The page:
While modern folk are more than familiar with the archetype of the serial killer, the Whitechapel murders of 1888 were unlike anything the Metropolitan Police had ever seen before. With the help of hundreds of movies and the work of FBI profilers, we have become accustomed to the idea of the lone murderer, hiding in plain sight, with a compulsive and animalistic bloodlust.
In 1888, however, the term “serial killer” had not even been coined yet. Crime was rampant in Whitechapel, and the bulk of murders were carried out by street gangs or in the form of domestic violence. Even then, however, crimes referred to as “ripping” consisted of robberies, revenge killings, and random violence to keep the public fearing them.
Forensic investigation was almost nonexistent, save for medical investigations determining cause of death. Even results of autopsies were cause for disagreement between medical professionals and coroners; at the time coroners were elected officials that sometimes had no medical background at all. There was no “CSI” and not even fingerprinting technology. Police could only hope to elicit confessions from murderers or to catch the perpetrator in the act.
Trying to catch the Ripper as he attempted to victimize another Whitechapel woman, constables and plainclothes officers flooded the streets of Whitechapel. Saucy Jack, however, was able to elude police every time, performing the murders and mutilations quickly with officers often patrolling right around the corner.
The consistent failure of police to capture the Ripper led to intense criticism from the dozens of newspapers competing in London at the time. Satirical cartoons and scathing articles were released on a daily basis to mock the futile efforts of London police. Recently, news emerged that Bram Stoker, having formerly made a “Detective Cotford” the hero of Dracula, removed the Metropolitan Police from his novel after becoming disgusted with their handling of the case.
The press’ main target was police commissioner Sir Charles Warren, who was already maligned in the press for his role in “Bloody Sunday” in 1887. He went on to make several unpopular decisions in the handling of the Jack the Ripper case.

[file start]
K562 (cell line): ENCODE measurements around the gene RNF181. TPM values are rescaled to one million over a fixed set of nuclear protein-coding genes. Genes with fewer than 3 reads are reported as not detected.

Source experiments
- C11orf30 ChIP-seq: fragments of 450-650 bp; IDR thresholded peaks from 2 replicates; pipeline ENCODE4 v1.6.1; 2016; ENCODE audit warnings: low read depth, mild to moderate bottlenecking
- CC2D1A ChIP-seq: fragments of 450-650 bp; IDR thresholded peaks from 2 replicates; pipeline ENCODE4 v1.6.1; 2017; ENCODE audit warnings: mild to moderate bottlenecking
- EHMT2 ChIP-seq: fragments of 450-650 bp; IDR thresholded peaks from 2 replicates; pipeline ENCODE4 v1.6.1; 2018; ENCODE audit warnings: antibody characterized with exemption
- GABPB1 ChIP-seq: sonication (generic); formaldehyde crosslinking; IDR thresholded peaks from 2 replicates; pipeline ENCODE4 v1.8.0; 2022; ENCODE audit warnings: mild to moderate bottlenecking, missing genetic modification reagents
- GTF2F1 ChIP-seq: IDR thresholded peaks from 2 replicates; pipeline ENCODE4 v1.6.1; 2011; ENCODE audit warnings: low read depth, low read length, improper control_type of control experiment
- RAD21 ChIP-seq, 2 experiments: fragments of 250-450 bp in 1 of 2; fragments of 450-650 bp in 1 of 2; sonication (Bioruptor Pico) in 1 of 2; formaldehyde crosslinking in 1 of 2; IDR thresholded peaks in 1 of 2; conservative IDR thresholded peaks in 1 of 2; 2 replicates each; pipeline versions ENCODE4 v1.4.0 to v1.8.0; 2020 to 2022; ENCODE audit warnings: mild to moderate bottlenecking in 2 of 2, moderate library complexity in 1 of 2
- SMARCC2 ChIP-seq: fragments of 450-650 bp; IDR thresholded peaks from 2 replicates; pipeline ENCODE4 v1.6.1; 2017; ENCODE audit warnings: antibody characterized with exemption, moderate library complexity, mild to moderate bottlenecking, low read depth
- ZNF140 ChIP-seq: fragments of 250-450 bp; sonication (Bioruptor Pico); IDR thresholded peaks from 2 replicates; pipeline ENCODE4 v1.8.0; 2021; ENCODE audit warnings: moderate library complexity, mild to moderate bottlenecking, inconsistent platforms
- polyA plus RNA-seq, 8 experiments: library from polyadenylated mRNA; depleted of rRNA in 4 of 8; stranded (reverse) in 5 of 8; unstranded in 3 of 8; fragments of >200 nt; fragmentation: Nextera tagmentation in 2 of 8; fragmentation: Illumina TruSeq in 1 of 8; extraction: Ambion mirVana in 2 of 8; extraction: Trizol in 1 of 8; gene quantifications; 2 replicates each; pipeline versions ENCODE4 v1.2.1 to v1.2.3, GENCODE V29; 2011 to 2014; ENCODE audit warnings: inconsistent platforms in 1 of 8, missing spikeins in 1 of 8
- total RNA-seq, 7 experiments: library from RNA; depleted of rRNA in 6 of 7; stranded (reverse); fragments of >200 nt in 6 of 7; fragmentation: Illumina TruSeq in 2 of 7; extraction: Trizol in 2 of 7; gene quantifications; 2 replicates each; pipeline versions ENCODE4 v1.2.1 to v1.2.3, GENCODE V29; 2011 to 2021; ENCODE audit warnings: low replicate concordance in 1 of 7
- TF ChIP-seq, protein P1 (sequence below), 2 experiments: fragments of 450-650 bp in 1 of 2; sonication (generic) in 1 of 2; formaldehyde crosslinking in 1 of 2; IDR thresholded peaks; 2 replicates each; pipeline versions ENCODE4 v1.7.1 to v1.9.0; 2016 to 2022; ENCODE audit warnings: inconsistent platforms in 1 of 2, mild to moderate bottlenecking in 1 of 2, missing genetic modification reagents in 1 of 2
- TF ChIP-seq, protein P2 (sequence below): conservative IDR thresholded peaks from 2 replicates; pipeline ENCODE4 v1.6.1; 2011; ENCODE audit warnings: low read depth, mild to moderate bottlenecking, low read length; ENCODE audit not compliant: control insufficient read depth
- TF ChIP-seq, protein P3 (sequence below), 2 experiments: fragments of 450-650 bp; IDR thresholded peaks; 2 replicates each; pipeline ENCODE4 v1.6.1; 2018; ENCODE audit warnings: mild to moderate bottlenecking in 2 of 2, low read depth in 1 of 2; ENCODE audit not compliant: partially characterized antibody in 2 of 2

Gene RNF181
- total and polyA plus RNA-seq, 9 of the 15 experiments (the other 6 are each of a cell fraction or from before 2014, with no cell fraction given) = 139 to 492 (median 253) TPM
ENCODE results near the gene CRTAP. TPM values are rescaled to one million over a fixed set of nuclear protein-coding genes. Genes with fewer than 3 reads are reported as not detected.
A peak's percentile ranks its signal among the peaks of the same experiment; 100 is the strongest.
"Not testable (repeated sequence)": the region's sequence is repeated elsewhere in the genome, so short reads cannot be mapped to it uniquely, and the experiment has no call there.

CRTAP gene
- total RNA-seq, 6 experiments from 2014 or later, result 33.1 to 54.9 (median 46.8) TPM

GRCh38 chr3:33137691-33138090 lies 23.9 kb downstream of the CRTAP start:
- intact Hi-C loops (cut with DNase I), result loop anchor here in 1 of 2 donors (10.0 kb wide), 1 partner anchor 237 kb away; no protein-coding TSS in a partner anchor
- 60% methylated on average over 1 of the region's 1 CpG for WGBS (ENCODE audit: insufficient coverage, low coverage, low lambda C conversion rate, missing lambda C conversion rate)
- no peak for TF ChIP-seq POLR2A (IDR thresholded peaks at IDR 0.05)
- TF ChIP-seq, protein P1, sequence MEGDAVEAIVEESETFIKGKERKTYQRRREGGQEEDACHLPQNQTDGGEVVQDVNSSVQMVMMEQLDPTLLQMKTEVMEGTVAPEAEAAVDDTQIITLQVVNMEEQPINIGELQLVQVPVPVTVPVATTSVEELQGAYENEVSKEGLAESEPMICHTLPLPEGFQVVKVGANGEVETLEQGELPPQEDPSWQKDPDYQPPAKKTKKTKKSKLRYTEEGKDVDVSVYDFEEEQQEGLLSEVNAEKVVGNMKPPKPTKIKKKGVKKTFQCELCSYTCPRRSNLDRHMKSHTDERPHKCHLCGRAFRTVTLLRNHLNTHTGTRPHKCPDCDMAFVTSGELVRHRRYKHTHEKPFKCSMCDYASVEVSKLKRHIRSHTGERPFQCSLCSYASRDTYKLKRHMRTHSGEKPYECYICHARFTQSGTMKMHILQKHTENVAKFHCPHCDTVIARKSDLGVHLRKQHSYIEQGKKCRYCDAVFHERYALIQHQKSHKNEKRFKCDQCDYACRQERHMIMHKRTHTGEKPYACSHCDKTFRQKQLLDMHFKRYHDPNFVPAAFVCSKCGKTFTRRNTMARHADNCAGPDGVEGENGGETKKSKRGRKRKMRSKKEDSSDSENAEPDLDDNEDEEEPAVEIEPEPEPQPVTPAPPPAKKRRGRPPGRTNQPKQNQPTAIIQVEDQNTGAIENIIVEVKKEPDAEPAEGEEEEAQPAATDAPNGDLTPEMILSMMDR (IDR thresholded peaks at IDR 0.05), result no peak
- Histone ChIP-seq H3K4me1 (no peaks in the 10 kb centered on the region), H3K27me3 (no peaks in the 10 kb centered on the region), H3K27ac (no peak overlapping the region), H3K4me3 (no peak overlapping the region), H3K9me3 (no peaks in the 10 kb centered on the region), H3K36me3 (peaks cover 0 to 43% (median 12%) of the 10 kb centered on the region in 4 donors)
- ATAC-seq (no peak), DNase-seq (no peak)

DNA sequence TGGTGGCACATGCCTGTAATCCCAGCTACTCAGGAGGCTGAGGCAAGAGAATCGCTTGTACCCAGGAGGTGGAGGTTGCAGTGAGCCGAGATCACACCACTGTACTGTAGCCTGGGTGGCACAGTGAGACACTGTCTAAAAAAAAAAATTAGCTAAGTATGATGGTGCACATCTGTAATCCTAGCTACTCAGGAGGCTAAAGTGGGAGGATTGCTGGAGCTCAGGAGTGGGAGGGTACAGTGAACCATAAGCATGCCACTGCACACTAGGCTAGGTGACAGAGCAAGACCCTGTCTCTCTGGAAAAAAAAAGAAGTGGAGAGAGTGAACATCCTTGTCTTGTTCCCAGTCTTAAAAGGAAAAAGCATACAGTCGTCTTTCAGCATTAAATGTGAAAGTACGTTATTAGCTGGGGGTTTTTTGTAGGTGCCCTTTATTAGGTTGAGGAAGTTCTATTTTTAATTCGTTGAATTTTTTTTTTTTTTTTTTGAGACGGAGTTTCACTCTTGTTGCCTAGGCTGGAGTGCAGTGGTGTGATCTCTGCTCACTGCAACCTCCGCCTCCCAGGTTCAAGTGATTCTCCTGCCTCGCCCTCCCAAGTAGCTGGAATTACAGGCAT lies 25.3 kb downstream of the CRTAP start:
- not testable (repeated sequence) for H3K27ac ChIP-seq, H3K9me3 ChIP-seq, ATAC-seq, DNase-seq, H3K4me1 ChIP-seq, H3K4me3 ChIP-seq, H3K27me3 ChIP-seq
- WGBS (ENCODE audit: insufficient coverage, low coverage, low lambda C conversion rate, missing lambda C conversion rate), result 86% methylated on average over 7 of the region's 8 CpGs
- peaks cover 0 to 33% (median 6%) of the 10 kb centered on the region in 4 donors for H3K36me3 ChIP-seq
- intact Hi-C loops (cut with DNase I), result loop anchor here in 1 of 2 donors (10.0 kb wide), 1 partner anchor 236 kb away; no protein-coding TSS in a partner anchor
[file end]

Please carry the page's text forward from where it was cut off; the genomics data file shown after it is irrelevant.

Controversial Decisions and Unsuccessful Experiments
When Mary Ann Nichols’ body was discovered on August 31st, 1888, local merchants petitioned the Home Office of the Metropolitan Police to offer a reward for information leading to the killer’s capture that very day. The first request came from L. & P. Walter and Sons, local clothing manufacturers. It would not be the last. Local business leaders were concerned about the effect the killings would have on productivity and sales in the East End. These men banded together to create The Whitechapel Vigilance Committee, offering their own reward after being turned down numerous times by the Home Office, and filling the streets with their own men in addition to the police that were already there.
Time and time again throughout the autumn of 1888, requests came from citizens to offer a reward, and time and time again they were denied. Sir Charles Warren was adamant that a reward would do nothing but encourage more false leads, something that already saturated the detectives working the case.
One of Warren’s most controversial decisions took place on the morning following the “Double Event” on September 30th, 1888. A piece of Catherine Eddowes’ apron was found around the corner from her body, lying underneath a piece of graffito written in chalk. Now known as the “Goulston Street Graffito”, it read: “The Juwes are the men that Will not be Blamed for nothing.”
Warren ordered the writing washed from the wall immediately. Some conspiracy theorists have pointed to this as proof Warren was trying to suppress evidence. One must remember, however, that a lack of forensic technology meant leaving the writing on the wall posed little benefit to the investigation. There was also high anti-Jewish sentiment in the East End, and Warren was eager to avoid social upheaval. The decision was criticized at the time and continues to draw scrutiny to this day.
Perhaps one of the most ridiculed snafus involved a couple of bloodhounds named Burgho and Barnaby. The dogs were touted as a new innovative way of tracking criminals through scent. In spite of this, however, they never saw any investigative action, having been out of town when summoned by police on an unrelated case. The efforts truly dead-ended, however, when the dogs’ owner, Edwin Brough, found out the police had no budget to pay for their services.
On the morning that Mary Jane Kelly’s body was discovered, officers waited for two hours outside No. 13 Miller’s Court without entering the premises and beginning the investigation. They were waiting for the dogs to arrive first, to hopefully get a scent of who had been inside Kelly’s room before investigators entered.
Nobody had told them that the dogs were no longer associated with the police force. They also had not been told that, in the midst of harsher and harsher criticism of his handling of the case, Sir Charles Warren had put in his resignation the previous evening, November 8th.